Brand and spokesperson congruence in product advertising : How the level of congruence affects the consumers brand attitude and purchase intention, and how brand involvement moderates this relationship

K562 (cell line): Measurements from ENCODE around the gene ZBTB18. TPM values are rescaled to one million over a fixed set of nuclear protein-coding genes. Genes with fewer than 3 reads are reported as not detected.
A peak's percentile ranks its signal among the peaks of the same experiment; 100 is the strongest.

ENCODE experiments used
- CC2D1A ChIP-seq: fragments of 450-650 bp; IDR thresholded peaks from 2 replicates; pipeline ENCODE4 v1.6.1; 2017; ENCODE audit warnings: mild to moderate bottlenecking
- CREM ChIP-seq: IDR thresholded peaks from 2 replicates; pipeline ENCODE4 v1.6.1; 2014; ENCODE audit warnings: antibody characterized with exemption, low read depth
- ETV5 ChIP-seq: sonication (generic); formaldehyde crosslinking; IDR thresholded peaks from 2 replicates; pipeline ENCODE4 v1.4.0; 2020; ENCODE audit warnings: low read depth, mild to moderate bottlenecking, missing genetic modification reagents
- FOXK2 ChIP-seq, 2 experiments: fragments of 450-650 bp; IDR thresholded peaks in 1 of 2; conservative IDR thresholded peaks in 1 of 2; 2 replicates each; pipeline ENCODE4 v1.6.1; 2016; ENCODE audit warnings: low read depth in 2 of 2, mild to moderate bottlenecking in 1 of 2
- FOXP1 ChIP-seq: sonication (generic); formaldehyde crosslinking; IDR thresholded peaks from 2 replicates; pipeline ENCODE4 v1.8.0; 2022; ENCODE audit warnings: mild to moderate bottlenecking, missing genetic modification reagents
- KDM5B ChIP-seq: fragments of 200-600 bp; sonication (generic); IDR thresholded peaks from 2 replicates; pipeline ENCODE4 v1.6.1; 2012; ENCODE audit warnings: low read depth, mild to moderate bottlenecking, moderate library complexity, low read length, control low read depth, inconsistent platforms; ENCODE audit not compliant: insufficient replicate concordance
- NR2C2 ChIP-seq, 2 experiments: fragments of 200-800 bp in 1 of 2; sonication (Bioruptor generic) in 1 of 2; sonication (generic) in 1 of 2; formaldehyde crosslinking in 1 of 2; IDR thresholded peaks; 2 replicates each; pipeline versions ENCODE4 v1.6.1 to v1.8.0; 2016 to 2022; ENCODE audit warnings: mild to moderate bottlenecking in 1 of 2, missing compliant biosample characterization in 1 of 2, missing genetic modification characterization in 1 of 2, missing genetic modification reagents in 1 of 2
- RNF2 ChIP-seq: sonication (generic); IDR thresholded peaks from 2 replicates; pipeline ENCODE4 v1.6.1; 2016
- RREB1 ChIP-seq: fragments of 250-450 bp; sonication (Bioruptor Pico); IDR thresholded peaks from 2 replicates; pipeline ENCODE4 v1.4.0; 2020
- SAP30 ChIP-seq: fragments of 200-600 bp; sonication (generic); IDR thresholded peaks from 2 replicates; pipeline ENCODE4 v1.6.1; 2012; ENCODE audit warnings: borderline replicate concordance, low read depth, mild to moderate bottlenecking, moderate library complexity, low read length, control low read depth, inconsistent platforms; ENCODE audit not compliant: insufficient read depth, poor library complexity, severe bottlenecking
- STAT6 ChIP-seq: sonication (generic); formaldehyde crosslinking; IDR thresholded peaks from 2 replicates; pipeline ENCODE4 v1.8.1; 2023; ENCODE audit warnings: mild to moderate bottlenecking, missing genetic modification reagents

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Marketers and advertisers are continuously trying to find new and better ways to reach and influence consumers. Brand and spokesperson personality congruence in product advertisements have been the focus of numerous studies. These studies have mainly focused on celebrities, endorsers or animated figures as spokespersons, while this study focused on unknown spokespersons. Previous research states that congruent advertisements are perceived more positively and will increase the consumers’ brand attitude and purchase intention compared to non-congruent advertisements, which is believed to have a negative effect. Brand involvement is included as a moderator in the research model to supplement the existing research. With the basis in relevant theory this study focused on the following variables; level of congruence, brand attitude, purchase intention and brand involvement. Relevant theory and research was presented, before introducing the chapter covering the methodological aspect of the thesis. The experimental design, validity, reliability, development of measurement, data collection and research ethics was presented and discussed. The next chapter covered the analyses of the data material. First a manipulation check was conducted, before the hypotheses were tested using ANOVA and UNIANOVA. An ANCOVA was also conducted to check for the effects of other variables. The final chapter covered a discussion of the findings complemented with theoretical implications before the study limitations and suggestions for future research was discussed. Last a conclusion of the study was presented. The study was conducted as an experiment with two fictive ads presented as stimuli. The experiment was conducted online where a questionnaire was distributed through an online link and the respondents were randomly selected into three different groups containing the congruent ad (stimuli 1), non-congruent ad (stimuli 2) or the brand separately (control group). The questionnaire was accessible for 2 weeks and 143 questionnaires were collected. The hypotheses received no support. Level of congruence when using an unknown spokesperson was found to have no effect on brand attitude or purchase intention. Brand involvement had a direct significant effect on brand attitude and purchase intention, but had no effect as a moderator.